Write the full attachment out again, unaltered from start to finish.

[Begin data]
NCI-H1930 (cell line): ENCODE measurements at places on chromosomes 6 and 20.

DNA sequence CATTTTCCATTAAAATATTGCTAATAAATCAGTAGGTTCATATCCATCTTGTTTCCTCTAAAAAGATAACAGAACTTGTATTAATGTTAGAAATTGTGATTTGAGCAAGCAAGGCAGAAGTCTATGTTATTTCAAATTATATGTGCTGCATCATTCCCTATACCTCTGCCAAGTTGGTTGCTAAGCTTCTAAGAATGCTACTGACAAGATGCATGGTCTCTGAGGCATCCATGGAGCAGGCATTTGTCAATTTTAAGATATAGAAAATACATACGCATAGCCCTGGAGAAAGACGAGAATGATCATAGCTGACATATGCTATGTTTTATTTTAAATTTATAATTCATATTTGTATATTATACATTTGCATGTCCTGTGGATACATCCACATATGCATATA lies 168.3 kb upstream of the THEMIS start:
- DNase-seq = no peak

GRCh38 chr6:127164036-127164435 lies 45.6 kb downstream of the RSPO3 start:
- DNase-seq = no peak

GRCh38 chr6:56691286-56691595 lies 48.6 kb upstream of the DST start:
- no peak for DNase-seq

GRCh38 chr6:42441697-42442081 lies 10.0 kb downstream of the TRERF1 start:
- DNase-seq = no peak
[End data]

NCI-H1930 (cell line): ENCODE measurements at places on chromosomes 6 and 20.

DNA sequence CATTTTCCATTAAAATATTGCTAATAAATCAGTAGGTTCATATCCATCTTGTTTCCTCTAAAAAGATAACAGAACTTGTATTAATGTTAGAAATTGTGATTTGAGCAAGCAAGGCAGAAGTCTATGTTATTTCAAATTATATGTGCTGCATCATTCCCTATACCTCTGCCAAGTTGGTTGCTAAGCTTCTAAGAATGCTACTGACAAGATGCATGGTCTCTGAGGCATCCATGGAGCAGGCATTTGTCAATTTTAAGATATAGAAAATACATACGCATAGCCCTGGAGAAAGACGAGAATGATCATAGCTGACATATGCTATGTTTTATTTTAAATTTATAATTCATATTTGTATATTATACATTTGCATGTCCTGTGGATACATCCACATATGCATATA lies 168.3 kb upstream of the THEMIS start:
- DNase-seq = no peak

GRCh38 chr6:127164036-127164435 lies 45.6 kb downstream of the RSPO3 start:
- DNase-seq = no peak

GRCh38 chr6:56691286-56691595 lies 48.6 kb upstream of the DST start:
- no peak for DNase-seq

GRCh38 chr6:42441697-42442081 lies 10.0 kb downstream of the TRERF1 start:
- DNase-seq = no peak